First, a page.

13 MEMBER COMMITTEE
Barlow indicated that the state law on commissions required a 15 person body. She suggested that the council might consider, in addition to the 13 person committee previously discussed, perhaps expanding it to 15. That was rejected.
HOW TO SELECT A COMMITTEE?
How the committee will be selected generated a lot of conversation. Former council member Jay Humphrey provided a chart that showed the cross-pollination of the other city commissions and committees, suggesting that the council should avoid appointing individuals that already serve on those committees - especially those serving on multiple-committees and/or commissions. That suggestion was also rejected and you could see what was coming.
PROCESS STACKS THE DECK
The staff report included a potential selection process for a 13 person committee as follows:
- The first five would be appointed by the council, one per each member.
- The second five would be selected by a council nomination process
- The remaining three would be randomly chosen by lot.
The result of that process would almost certainly establish an 8-5 majority in favor of the charter - the three selected by the majority plus the five that would be voted upon.
GENIS ALTERNATIVE REJECTED
The primary concern about the selection process, as discussed at length by Genis, was that the current council majority was pro-charter last time and the current minority - Genis and Leece - was against the charter, simply using a council vote method would stack the committee in favor of the charter as mentioned above - and would likely result in a recommended document that resembled the previously defeated document. She suggested a more balanced selection process. Make it a 15 person committee. Allow each council member to appoint one person, then take all the remaining names who applied and put them in a hat. Shake them up and select one at a time until the 15 positions are filled. If all ten turn out to be favorable to the majority, so be it. It was rejected on a 3-2 vote. The staff recommended method, above, was chosen, on a 3-2 vote. Genis and Leece voted no. No provision for alternates on the committee was discussed.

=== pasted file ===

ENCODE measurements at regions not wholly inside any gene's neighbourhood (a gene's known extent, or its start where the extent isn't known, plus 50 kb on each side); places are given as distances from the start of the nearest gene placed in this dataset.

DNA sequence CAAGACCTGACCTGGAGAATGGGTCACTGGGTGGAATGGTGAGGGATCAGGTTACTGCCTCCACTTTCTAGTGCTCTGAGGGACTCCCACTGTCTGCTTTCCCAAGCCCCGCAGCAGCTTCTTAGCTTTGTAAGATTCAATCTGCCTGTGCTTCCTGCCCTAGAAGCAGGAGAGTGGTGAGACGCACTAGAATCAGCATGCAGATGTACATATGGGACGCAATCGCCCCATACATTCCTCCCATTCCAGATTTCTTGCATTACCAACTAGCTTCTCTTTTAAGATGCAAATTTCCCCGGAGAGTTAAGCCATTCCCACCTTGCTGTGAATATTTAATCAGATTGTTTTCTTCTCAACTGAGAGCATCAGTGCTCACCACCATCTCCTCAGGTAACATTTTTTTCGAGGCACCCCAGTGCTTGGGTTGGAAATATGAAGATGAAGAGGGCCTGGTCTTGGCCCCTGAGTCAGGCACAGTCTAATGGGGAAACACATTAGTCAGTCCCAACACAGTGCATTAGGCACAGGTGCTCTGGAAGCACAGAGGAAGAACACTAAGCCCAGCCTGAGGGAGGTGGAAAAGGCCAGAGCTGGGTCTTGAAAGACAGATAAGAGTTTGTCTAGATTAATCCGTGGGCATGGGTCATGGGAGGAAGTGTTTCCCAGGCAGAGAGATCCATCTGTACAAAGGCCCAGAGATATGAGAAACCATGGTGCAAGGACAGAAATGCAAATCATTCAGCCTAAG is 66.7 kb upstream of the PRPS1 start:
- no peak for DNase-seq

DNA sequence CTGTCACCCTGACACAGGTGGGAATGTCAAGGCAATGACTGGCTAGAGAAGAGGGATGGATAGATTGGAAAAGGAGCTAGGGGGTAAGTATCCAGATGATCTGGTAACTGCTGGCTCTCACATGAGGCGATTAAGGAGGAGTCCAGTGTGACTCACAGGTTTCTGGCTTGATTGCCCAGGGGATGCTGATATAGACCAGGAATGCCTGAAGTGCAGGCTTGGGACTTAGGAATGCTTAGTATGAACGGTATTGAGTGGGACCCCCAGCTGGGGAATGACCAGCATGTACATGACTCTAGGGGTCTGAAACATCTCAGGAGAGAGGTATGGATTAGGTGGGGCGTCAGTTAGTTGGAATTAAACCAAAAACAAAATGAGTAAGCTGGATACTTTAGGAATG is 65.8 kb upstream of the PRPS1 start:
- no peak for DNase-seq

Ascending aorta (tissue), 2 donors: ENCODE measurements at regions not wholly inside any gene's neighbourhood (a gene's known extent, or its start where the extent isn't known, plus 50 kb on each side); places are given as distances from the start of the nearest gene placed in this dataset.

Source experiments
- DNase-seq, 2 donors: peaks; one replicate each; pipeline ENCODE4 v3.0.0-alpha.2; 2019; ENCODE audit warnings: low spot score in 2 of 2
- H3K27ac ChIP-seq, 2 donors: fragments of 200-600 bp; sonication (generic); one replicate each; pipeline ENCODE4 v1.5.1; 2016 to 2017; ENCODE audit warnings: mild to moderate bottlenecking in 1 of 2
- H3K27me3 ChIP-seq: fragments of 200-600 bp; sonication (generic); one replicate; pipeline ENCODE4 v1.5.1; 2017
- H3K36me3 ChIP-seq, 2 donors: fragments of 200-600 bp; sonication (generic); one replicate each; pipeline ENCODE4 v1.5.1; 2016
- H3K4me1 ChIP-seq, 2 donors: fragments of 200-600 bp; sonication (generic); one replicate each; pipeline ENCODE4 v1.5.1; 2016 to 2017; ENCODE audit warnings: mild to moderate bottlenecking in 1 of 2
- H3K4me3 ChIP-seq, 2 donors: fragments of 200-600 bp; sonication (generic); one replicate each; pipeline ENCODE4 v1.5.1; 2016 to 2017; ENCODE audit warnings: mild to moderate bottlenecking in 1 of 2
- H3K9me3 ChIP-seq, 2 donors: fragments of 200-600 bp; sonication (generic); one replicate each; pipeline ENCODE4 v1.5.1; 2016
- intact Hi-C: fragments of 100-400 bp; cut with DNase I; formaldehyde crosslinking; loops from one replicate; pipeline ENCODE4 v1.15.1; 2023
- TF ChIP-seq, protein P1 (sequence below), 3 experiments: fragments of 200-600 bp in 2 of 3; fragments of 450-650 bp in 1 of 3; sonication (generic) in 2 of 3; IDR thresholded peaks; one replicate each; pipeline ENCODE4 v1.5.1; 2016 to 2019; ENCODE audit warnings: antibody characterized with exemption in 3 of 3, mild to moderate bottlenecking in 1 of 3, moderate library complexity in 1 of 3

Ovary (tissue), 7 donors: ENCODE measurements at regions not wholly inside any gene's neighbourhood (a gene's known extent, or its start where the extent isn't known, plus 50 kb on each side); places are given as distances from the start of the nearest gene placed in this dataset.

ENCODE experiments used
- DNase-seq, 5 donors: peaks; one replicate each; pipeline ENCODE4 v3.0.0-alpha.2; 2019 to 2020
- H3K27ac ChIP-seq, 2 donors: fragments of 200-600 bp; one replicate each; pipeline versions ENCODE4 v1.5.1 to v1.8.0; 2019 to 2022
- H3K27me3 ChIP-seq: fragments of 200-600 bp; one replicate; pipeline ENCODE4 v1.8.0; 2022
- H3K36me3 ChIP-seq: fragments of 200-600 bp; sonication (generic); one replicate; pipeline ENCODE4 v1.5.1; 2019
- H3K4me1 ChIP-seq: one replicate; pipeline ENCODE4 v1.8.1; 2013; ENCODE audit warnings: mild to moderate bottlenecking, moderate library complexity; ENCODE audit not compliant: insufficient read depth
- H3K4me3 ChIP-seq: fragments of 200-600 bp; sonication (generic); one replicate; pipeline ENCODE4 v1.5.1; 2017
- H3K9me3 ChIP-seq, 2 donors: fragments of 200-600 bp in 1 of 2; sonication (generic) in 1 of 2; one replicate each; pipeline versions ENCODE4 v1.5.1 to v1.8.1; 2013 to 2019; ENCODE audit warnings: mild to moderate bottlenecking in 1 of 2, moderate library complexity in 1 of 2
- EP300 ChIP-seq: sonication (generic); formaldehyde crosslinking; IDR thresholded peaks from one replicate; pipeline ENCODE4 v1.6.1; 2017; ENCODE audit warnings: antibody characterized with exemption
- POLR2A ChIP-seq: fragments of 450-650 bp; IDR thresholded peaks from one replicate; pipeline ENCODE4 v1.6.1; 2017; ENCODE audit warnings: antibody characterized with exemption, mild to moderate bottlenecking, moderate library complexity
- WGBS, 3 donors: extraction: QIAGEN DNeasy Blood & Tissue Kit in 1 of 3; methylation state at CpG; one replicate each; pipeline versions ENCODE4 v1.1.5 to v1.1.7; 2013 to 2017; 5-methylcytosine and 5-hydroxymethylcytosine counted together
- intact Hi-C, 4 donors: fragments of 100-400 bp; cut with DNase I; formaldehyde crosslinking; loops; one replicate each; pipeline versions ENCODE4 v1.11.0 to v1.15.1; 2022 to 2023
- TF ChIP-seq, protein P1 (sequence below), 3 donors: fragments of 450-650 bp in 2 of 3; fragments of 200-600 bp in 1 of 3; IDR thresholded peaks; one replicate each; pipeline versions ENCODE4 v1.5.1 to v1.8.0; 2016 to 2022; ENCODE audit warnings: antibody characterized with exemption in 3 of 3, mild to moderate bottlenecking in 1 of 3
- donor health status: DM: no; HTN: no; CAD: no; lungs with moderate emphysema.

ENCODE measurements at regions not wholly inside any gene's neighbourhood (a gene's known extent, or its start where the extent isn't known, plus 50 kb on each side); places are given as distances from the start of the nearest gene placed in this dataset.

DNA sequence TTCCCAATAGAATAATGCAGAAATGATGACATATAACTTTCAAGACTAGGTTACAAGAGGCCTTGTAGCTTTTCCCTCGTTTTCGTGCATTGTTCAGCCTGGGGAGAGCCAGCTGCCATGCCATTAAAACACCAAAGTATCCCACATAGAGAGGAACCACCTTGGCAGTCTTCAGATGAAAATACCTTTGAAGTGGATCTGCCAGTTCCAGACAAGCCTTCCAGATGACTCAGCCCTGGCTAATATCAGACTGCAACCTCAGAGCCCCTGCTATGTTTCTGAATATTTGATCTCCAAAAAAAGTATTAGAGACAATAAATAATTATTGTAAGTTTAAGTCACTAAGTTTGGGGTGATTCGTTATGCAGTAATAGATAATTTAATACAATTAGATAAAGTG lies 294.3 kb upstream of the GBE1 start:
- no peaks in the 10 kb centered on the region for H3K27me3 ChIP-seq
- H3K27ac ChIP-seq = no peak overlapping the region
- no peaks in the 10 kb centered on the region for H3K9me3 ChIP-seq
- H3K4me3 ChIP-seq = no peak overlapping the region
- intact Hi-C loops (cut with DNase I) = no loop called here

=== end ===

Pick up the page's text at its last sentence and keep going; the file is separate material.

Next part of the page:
APPLYING FOR THE COMMITTEE
So, the council authorized the recruitment for a charter committee beginning today. You can read the announcement HERE. No qualification are shown on the announcement, so I contacted Barlow to confirm what she told me following that part of the meeting last night. The only qualifications for membership on this committee are being a Costa Mesa resident and a registered voter. The application period ends on May 28th and the selection will likely take place the first council meeting of June, on the 4th.
COUNCIL GETS THE FINAL WORD
Under this plan the committee, under the guidance of a facilitator, will craft a charter and present it to the council. The council will have the final say as to what appears on the ballot. So, you can see the handwriting (graffiti) on the wall, can't you? The committee - hand-picked by the council - will go through the facade of crafting a "fair" charter, then the council will give it a nip-and-tuck before it's placed the ballot. Who's willing to bet that it won't be the identical twin to Jim Righeimer's Charter that was soundly defeated last November? Nobody? I thought so...